A photographer captured the startling moment a great white shark burst out of the water opening its jaws just feet away from a cameraman. Australian filmmaker Dave Riggs snapped the dramatic image off the coast of Port Lincoln, Australia, while he was filming for Discovery Channel's Shark Week. The shark, almost 15ft in length, appeared for the once-in-a-lifetime shot after Dave had dipped his other camera into the water. Although the image appears aggressive - the shark, jaws wide open, has scratches and blood across its face - Dave said she was simply checking out the surroundings.
Batoidea is a superorder of cartilaginous fish commonly known as rays and skates, approximately 560 described species in thirteen families. They are in the fish subclass Elasmobranchii, along with sharks, to which they are closely related. Rays are distinguished by their flattened bodies, enlarged pectoral fins that are fused to the head, and gill slits that are placed on their ventral surfaces.
The blacktip shark was first described by Valenciennes in Muller & Henle (1839) as Carcharias (Prionodon) limbatus. It has also appeared in the literature as Carcharias (Prionodon) pleurotaenia, Carcharias microps, Carcharias (Prionodon)muelleri, Carcharias maculipinna, Carcharias ehrenbergi, Carcharias aethlorus, Gymnorrhinus abbreviatus, Carcharias phorcys, and Carcharhinus natator. The currently valid scientific name is Carcharhinus limbatus (Müller and Henle 1839). The genus name Carcharhinus is derived from the Greek "karcharos" = sharpen and "rhinos" = nose. The species name "limbatus" originates from Latin, meaning bordered in reference to the black markings on its fins.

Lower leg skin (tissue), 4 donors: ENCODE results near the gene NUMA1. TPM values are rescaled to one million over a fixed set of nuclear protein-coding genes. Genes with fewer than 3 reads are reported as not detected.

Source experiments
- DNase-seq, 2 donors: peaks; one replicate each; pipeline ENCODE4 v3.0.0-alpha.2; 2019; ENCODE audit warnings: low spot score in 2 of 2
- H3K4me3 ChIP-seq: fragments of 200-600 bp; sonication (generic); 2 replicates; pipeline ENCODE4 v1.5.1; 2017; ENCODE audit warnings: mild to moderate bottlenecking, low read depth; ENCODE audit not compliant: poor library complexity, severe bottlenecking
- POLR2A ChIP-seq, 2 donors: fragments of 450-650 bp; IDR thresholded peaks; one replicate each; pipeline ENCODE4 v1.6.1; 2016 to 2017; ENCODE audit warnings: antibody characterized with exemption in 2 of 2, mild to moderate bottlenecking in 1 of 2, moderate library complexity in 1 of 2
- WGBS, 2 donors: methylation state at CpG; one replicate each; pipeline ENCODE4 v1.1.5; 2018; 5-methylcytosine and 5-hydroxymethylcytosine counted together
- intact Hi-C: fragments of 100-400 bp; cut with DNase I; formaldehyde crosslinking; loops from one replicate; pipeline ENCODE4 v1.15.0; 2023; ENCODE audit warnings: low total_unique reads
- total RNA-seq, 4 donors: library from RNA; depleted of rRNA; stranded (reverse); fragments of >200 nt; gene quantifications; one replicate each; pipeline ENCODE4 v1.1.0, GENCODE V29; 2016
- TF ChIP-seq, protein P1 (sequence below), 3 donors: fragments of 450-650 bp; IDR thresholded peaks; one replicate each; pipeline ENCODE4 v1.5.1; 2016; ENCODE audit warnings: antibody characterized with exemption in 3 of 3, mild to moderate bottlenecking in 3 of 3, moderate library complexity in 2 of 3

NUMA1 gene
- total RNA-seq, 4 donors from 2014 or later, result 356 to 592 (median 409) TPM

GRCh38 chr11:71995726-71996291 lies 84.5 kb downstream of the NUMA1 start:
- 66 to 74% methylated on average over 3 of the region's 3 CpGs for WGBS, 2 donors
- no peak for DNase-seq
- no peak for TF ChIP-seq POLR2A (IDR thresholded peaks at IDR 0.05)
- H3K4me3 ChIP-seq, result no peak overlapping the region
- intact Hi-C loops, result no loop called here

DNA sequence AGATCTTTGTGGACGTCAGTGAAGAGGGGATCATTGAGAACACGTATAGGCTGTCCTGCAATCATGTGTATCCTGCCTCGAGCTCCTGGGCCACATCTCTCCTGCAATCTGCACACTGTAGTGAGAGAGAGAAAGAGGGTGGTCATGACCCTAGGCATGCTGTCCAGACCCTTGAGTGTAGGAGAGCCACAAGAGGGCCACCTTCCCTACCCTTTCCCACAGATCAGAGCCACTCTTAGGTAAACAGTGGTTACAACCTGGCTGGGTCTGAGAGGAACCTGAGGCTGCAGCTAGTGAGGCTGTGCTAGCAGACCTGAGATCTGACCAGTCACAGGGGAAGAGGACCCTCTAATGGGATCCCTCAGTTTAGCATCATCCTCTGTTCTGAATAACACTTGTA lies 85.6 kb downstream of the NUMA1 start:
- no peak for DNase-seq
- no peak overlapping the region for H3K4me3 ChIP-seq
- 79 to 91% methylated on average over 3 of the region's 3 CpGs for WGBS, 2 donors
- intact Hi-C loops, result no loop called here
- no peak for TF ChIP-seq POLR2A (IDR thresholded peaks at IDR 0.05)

The blacktip shark gets its name from its distinctive black markings on the tips of its fins. It is also known as blackfin (Guam, Micronesia, Trinidad and Tobago), black-tipped (Papua New Guinea), small blacktip (Cuba, Leeward Islands), and spot-fin ground shark (UK).
Blacktip sharks are cosmopolitan in tropical to subtropical coastal, shelf, and island waters. In the Atlantic during their seasonal migration they range from Nova Scotia to Brazil, but their center of abundance is in the Gulf of Mexico and Caribbean Sea. They occur throughout the Mediterranean and along the central West coast of Africa. In the Pacific they range from Southern California to Peru, including the Sea of Cortez. They occur at the Galapagos Islands, Hawaii, Tahiti, and other South Pacific Islands, to the North coast of Australia. In the Indian Ocean they range from South Africa and Madagascar up to the Red Sea, Persian Gulf, throughout India's coast, and east to the coast of China.
Dave Anderson of Capt. Dave’s Dolphin and Whale Safari used a drone to capture this remarkable footage of dolphins, and gray whales migrating off the coast of Southern California, and a humpback whale off of Maui snuggling with her calf.